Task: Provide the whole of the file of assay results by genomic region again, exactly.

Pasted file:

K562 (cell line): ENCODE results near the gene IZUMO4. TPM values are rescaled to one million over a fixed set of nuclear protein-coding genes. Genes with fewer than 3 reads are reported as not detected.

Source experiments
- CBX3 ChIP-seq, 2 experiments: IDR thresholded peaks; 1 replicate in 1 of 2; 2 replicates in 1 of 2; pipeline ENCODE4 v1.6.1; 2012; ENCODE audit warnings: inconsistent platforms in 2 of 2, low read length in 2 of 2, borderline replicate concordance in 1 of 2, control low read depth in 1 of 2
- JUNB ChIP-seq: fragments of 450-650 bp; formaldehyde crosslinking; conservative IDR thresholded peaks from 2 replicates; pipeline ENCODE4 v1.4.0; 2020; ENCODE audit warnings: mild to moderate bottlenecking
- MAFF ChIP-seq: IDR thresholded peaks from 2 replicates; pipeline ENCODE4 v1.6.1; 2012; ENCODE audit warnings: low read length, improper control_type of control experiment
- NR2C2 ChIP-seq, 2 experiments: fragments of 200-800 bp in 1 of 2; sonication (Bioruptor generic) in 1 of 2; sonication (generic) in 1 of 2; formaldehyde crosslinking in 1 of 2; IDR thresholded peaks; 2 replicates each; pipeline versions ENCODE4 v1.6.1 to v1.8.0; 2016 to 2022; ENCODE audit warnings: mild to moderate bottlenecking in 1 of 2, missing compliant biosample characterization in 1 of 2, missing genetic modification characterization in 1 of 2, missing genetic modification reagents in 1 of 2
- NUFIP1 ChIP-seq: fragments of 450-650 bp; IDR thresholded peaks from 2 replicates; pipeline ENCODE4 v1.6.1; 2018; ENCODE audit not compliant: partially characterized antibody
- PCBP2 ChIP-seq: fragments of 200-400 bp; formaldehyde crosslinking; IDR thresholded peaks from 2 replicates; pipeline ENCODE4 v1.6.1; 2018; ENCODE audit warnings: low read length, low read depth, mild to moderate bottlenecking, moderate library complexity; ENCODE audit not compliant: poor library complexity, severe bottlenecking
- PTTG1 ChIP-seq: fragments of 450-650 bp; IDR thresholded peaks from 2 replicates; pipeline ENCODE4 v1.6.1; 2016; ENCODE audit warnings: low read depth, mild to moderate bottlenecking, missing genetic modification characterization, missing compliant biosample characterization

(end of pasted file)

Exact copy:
K562 (cell line): ENCODE results near the gene IZUMO4. TPM values are rescaled to one million over a fixed set of nuclear protein-coding genes. Genes with fewer than 3 reads are reported as not detected.

Source experiments
- CBX3 ChIP-seq, 2 experiments: IDR thresholded peaks; 1 replicate in 1 of 2; 2 replicates in 1 of 2; pipeline ENCODE4 v1.6.1; 2012; ENCODE audit warnings: inconsistent platforms in 2 of 2, low read length in 2 of 2, borderline replicate concordance in 1 of 2, control low read depth in 1 of 2
- JUNB ChIP-seq: fragments of 450-650 bp; formaldehyde crosslinking; conservative IDR thresholded peaks from 2 replicates; pipeline ENCODE4 v1.4.0; 2020; ENCODE audit warnings: mild to moderate bottlenecking
- MAFF ChIP-seq: IDR thresholded peaks from 2 replicates; pipeline ENCODE4 v1.6.1; 2012; ENCODE audit warnings: low read length, improper control_type of control experiment
- NR2C2 ChIP-seq, 2 experiments: fragments of 200-800 bp in 1 of 2; sonication (Bioruptor generic) in 1 of 2; sonication (generic) in 1 of 2; formaldehyde crosslinking in 1 of 2; IDR thresholded peaks; 2 replicates each; pipeline versions ENCODE4 v1.6.1 to v1.8.0; 2016 to 2022; ENCODE audit warnings: mild to moderate bottlenecking in 1 of 2, missing compliant biosample characterization in 1 of 2, missing genetic modification characterization in 1 of 2, missing genetic modification reagents in 1 of 2
- NUFIP1 ChIP-seq: fragments of 450-650 bp; IDR thresholded peaks from 2 replicates; pipeline ENCODE4 v1.6.1; 2018; ENCODE audit not compliant: partially characterized antibody
- PCBP2 ChIP-seq: fragments of 200-400 bp; formaldehyde crosslinking; IDR thresholded peaks from 2 replicates; pipeline ENCODE4 v1.6.1; 2018; ENCODE audit warnings: low read length, low read depth, mild to moderate bottlenecking, moderate library complexity; ENCODE audit not compliant: poor library complexity, severe bottlenecking
- PTTG1 ChIP-seq: fragments of 450-650 bp; IDR thresholded peaks from 2 replicates; pipeline ENCODE4 v1.6.1; 2016; ENCODE audit warnings: low read depth, mild to moderate bottlenecking, missing genetic modification characterization, missing compliant biosample characterization